Out-Law News | 24 Nov 2015 | 10:41 am | 2 min. read
Michael Ruck of Pinsent Masons, the law firm behind Out-Law.com, said that changes to the rules were necessary following the Upper Tribunal's decision in the regulator's case against former JP Morgan banker Ian Hannam earlier this year.
"The FCA's consultation will hopefully allow for greater clarity around this issue following the Upper Tribunal's detailed analysis, including on the definition of inside information, in the Hannam case," he said. "The tribunal also commented on the circumstances in which an issuer could delay disclosing information."
"With the Market Abuse Regulation to be implemented in the UK in July 2016, it is vital that debates around the interpretation of how 'precise' information must be in order to amount to inside information and what equates to information of a kind which is likely to have a significant effect on price be clarified with clear guidance. However, only time will tell if any FCA Policy Statement or changes to its Disclosure and Transparency rules serve to provide such clarity or only continue to make the position opaque," he said.
The tests for whether information, held by issuers trading on a regulated market, should be classed as inside information are set out in the Financial Services and Markets Act (FSMA). This states that inside information is that which is not generally available; which relates directly or indirectly to one or more of the issuers or the qualifying investments; and which would, if generally available, be "likely to have a significant effect on the price of the qualifying investments or on the price of related investments". Under the FCA's Disclosure and Transparency Rules (DTR), an issuer with this information must disclose it publicly as soon as possible unless there are grounds for delay.
In the Hannam case, the FCA's predecessor regulator the Financial Services Association (FSA) announced its intention to fine the banker for sending two emails about his client, Heritage Oil Plc, that in the regulator's opinion contained inside information that was not disclosed "in the proper course of exercising his employment, profession or duties". Hannam appealed the FSA's decision notice to the Upper Tribunal, which upheld the regulator's findings in May 2014.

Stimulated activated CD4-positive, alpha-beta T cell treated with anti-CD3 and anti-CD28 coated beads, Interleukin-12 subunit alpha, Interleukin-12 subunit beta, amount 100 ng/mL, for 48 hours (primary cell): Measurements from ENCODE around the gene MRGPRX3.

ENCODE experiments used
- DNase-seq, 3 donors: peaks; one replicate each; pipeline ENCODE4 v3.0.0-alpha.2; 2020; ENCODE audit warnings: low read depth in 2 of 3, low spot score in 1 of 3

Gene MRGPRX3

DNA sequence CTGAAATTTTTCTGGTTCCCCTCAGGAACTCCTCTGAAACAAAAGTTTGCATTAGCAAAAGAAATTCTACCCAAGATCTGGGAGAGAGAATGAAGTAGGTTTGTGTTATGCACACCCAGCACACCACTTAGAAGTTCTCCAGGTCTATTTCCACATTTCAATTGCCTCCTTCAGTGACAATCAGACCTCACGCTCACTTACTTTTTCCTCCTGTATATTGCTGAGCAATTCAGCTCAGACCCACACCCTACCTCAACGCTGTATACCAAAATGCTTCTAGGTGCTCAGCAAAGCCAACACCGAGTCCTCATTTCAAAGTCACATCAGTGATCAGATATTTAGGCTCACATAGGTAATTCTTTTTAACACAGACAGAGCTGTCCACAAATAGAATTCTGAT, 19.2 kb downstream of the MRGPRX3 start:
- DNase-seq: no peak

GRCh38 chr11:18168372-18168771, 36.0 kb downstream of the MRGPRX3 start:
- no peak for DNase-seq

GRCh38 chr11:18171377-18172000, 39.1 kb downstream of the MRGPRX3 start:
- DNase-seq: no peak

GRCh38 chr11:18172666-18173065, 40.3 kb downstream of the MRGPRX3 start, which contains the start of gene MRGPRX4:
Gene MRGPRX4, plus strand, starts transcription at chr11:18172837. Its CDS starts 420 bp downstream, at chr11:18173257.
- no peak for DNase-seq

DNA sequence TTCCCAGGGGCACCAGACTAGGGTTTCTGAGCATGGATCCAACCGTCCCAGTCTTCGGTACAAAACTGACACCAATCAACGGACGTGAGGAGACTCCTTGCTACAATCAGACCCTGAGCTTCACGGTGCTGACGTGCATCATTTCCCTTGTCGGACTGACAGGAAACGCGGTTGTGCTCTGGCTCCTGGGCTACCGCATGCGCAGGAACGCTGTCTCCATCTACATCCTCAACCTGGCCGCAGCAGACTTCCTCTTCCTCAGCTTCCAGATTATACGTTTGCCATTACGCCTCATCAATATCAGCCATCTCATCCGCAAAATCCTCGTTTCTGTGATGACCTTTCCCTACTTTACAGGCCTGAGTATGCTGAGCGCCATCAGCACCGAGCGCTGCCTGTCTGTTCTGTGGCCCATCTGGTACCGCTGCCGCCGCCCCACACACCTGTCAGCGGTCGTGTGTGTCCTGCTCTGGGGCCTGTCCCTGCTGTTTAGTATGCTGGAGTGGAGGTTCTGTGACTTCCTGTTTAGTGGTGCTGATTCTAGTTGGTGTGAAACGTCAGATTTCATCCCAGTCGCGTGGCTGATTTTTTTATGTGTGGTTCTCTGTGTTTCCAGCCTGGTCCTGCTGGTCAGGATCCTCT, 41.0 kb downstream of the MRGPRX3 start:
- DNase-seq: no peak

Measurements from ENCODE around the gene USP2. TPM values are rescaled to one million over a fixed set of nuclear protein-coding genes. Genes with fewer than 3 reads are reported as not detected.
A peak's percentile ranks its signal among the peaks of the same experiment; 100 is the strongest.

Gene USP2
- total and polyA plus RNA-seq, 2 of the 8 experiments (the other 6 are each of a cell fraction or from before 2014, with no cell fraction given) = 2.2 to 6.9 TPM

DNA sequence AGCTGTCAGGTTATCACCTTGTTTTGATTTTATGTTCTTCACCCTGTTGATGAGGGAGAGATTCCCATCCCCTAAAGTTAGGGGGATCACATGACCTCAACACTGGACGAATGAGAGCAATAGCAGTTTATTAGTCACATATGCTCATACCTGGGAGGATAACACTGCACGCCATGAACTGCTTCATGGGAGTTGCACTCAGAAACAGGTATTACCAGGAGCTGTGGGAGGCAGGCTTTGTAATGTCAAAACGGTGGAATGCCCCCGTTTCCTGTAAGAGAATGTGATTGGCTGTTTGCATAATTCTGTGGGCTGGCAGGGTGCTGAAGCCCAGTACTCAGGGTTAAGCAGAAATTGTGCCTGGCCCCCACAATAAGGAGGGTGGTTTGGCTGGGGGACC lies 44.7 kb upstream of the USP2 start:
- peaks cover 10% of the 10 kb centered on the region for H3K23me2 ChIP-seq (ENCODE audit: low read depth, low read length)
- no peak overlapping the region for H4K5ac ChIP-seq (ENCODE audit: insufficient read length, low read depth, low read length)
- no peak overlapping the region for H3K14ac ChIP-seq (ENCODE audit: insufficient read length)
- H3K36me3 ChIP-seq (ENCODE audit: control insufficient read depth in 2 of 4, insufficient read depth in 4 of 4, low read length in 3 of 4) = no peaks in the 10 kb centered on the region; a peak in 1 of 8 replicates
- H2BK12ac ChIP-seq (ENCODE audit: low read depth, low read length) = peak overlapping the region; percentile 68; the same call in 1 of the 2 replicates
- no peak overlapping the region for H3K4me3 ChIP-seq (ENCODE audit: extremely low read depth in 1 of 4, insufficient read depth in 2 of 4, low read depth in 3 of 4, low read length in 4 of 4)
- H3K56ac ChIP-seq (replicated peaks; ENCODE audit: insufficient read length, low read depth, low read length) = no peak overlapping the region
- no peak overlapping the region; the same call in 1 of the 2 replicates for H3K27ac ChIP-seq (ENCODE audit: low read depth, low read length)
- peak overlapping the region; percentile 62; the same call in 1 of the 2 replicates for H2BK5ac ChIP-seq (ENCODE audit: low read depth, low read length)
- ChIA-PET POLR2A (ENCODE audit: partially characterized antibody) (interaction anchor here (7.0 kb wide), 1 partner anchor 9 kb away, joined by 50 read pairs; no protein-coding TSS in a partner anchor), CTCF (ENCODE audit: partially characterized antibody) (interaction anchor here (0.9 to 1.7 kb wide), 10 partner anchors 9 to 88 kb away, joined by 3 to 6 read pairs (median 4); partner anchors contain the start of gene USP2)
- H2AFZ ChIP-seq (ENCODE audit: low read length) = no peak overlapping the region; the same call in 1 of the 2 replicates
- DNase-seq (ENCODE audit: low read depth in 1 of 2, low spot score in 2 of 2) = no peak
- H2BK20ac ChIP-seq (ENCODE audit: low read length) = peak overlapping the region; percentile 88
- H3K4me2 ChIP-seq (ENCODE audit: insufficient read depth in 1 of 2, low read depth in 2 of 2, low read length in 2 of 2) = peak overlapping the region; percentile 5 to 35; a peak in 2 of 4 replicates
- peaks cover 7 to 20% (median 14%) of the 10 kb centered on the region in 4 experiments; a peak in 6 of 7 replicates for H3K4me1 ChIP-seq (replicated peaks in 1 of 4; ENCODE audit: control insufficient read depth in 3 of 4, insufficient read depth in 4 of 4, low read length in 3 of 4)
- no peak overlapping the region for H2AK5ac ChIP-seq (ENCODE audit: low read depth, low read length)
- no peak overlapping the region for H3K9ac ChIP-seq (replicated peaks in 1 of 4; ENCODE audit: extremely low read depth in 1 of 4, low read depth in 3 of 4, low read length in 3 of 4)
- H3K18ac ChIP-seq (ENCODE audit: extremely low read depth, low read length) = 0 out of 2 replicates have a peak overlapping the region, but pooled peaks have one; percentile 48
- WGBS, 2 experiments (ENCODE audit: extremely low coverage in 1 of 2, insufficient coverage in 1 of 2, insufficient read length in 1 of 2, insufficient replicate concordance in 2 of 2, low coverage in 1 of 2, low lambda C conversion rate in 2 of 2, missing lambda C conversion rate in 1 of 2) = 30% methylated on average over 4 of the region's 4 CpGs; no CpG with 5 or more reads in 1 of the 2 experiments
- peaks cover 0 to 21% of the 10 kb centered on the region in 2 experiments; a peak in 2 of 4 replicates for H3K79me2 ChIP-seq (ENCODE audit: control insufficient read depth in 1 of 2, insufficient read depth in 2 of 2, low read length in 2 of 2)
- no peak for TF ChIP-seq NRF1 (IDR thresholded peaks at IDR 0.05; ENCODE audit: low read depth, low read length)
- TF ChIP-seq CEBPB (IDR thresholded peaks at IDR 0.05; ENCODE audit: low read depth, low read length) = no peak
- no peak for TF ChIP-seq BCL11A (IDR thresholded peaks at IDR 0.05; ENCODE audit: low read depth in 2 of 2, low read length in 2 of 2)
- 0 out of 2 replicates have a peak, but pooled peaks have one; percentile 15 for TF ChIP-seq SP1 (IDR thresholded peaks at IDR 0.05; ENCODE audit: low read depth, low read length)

In its decision, the tribunal provided detailed analysis of the relevant legislative provisions including those derived from the EU's Market Abuse Directive (MAD). It also commented on the circumstances in which an issuer could legitimately delay disclosing that information. However, it did not refer to the FCA's guidance on this issue as set out in the DTR. The FCA has now proposed modifying this guidance to address its concerns that the tribunal's view of what is inside information, when combined with its own restrictive guidance on delay, could be leading to unnecessarily early announcements.
The consultation paper proposes removing a line from the FCA's guidance on when a listed company has a "legitimate interest" in delaying the disclosure of inside information. The relevant line states that delay is "unlikely" to be justified "other than in relation to impending developments" or matters set out in the EU's MAD Level 2 directive. The FCA said that this change would "ensure the maintenance of a regime which produces transparency which is useful to investors" without forcing disclosure "at a stage where it was still significantly unformed and would be of little benefit to the market".
The FCA is consulting on its proposed change until 20 February 2016.
Parts of the existing UK framework governing market abuse will need to be repealed to make way for new EU-level rules set out in its directly-applicable Market Abuse Regulation (MAR), which is due to come into force in July. The FCA is consulting separately on its proposed approach to the implementation of these rules.